book review, Borgias, Cesare Borgia, corruption, dynastic marriage, historical fiction, Italy, literary fiction, Lucrezia Borgia, Niccolò Machiavelli, papacy, Sarah Dunant, sequel, sexism, sixteenth century
Review: In the Name of the Family, by Sarah Dunant
Random House, 2017. 429 pp. $28
The best fiction portrays larger-than-life characters as real people, and you couldn’t ask for larger figures than the Borgia clan. Here, the sequel to Blood and Beauty, Dunant gives us a fifteenth- and sixteenth-century pope who raises corruption to a high art, even for the papacy, and two of his infamous, illegitimate children. Cesare’s a murderous, charismatic military genius of absolutely no scruple who terrorizes half of Italy. He also has, shall we say, deeper than brotherly feelings toward his beautiful, younger sister, Lucrezia, whose marriages he arranges and whose husbands he disposes of according to whim.
What Dunant does with these remarkable figures–and, by the way, throw in Niccolò Machiavelli, Florence’s envoy to Cesare–is itself extraordinary. I won’t say she makes Cesare sympathetic, which would be asking too much. He’s not the only politician who can wield a knife blade, either himself or by proxy, yet Dunant makes no excuses for his particular brand of viciousness. But she does show his passionate attachment to his sister (the incestuous current largely omitted in this book, oddly enough), and his attempts to end brigandage and corrupt taxation. He even earns the loyalty of certain people, at least those not related to the bodies dumped in the nearest river. Likewise, though his father, Pope Alexander VI, is the definition of venality, he also loves his children deeply, as well as the courtesans who bore them. So he’s a real person too, with a sense of humor, a cheerful outlook, and more avarice than most, but again, not alone, there.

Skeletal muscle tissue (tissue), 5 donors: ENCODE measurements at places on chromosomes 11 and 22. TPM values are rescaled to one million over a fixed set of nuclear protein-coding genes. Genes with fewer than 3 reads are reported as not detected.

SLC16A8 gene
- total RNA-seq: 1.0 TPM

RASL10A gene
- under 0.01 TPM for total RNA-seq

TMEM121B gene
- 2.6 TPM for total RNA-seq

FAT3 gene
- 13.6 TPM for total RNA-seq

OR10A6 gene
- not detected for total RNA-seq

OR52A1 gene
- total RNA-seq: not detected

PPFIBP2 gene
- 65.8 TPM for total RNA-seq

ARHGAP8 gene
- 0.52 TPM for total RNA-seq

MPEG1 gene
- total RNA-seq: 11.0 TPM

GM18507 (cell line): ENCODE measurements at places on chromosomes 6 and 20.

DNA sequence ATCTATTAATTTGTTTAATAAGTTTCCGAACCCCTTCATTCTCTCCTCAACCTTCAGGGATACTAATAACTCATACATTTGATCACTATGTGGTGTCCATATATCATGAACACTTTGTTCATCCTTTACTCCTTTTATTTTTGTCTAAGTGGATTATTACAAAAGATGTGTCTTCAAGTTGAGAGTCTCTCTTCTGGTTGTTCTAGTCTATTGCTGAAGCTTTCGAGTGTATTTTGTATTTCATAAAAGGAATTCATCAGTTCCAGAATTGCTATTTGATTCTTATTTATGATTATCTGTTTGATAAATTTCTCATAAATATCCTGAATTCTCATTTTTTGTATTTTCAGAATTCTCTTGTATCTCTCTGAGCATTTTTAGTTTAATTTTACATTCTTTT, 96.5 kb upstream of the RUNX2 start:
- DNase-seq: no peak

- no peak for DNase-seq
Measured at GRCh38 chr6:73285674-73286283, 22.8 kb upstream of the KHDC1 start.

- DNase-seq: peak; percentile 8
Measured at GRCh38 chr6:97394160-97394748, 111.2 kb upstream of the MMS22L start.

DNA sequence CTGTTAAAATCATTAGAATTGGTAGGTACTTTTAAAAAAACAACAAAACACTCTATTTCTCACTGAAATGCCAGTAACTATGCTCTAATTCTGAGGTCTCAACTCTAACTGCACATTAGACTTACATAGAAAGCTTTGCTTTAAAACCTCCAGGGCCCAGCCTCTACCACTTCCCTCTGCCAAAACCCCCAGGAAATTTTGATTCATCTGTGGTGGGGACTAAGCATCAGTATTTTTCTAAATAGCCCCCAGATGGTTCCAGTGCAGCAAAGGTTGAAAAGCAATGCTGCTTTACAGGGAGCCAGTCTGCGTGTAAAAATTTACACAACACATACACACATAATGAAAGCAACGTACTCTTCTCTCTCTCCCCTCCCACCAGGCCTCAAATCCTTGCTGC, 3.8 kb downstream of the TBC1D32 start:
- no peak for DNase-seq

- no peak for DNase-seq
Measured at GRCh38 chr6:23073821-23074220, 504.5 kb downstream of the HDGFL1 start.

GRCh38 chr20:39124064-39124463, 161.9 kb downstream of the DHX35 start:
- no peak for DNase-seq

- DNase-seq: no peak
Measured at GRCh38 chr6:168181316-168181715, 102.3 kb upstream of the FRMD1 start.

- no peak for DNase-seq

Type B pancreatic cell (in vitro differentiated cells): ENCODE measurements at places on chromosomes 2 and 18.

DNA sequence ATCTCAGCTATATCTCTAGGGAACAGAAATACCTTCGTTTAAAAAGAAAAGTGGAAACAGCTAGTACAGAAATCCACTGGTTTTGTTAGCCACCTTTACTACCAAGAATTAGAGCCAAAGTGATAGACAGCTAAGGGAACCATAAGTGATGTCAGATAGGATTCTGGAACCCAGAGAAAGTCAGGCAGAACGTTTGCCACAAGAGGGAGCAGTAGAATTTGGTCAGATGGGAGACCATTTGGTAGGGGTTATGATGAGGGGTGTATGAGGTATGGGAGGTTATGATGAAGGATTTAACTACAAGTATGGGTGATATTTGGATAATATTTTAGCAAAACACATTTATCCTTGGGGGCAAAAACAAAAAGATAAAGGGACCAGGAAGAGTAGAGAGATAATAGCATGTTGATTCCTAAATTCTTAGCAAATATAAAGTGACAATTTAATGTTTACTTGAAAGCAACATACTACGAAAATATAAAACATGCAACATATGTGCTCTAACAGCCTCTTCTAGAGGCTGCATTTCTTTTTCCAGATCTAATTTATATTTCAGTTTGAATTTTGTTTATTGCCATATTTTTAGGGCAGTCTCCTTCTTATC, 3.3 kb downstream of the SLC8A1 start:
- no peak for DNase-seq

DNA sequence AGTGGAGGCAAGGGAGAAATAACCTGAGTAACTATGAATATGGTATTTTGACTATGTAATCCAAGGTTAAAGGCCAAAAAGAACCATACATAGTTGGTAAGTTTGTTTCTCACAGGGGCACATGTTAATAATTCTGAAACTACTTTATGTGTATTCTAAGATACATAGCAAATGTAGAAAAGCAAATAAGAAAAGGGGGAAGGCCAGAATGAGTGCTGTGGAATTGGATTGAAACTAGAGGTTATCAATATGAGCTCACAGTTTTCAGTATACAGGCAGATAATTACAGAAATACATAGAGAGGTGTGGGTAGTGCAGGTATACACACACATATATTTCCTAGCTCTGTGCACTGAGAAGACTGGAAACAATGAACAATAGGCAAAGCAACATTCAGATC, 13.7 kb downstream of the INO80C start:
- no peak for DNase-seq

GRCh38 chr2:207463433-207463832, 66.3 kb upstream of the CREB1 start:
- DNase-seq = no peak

However, Lucrezia holds the center. Only twenty-two but on her third husband, the heir to the dukedom of Ferrara, she’s well aware that she lives in a house of cards. Her presence in Ferrara pacifies the powerful Este family and keeps them grudging allies of the Borgias; the immense dowry she brought doesn’t hurt, either. But her aging father-in-law, the current duke, makes no secret of his disdain for her, and should she fail to produce an heir, the only thing standing between her and a sorry end is Cesare’s army. And Cesare, though he seems never to lose a battle, is dying a slow, miserable death from “the French pox,” also known as syphilis.
Dunant excels at small moments, and she renders her characters’ inner lives with a sure hand, no mean feat when they’re historical personages whose psychology may or may not emerge in sketchy contemporary sources. Take, for example, Lucrezia’s first official meeting with her husband-to-be, Alfonso, who unfortunately shares a name with her predecessor, the one she truly loved:
Noblewomen are early connoisseurs in the art of the courtly kiss, and over these last weeks Lucrezia has been gobbled and pecked, dribbled on and stubble-scraped, has even felt the nibble of teeth and odd teasing flash of a tongue. But this, this, she thinks, is more like a wet dog flopping down onto a hearth. As he [Alfonso] lifts his head, she takes in a lungful of sweat and leather. If perfume has been applied, it is long lost in the dust between here and Ferrara.
Dunant intends to show not only that Lucrezia’s a pawn in the Borgia’s power game, but how all women of that time are invisible except as sex objects. It’s not just that men succeed in labeling women as temptresses, the embodiment of sin, the weaker vessel, and all that. It’s that women are unworthy of serious notice, so that, for instance, medicine hasn’t bothered to study whether men can transmit the French pox to women, and what happens when they do. Or, on a more intimate level, Alfonso and Lucrezia feel strain in one another’s company, yet he sees no reason to learn how to talk to her. Even Machiavelli, who lives to talk politics and history, refuses to do so with his wife, Marietta, whose only legitimate role is to endure his long absences and infidelities.
All this is excellent, sometimes brilliant, even, and always interesting. Yet In the Name of the Family doesn’t quite hold together for me. The narrative depends on episodes, many of which could drop out of the book and leave the plot unchanged. Nothing that Macchiavelli does or says, really matters, for instance. Each episode may keep the pages turning, but they don’t always feel connected, except by chronology, so there’s no crescendo of tension, no climax. The end just peters out.
To an extent, Dunant has little choice, because history doesn’t cooperate with timely cataclysms, and, to her resounding credit, she’s faithful to history. Nevertheless, reading In the Name of the Family sometimes feels like fictionalized history rather than a novel. I still recommend it; I think it deserves wide readership; but I liked Blood and Beauty more.
Disclaimer: I obtained my reading copy of this book from the public library.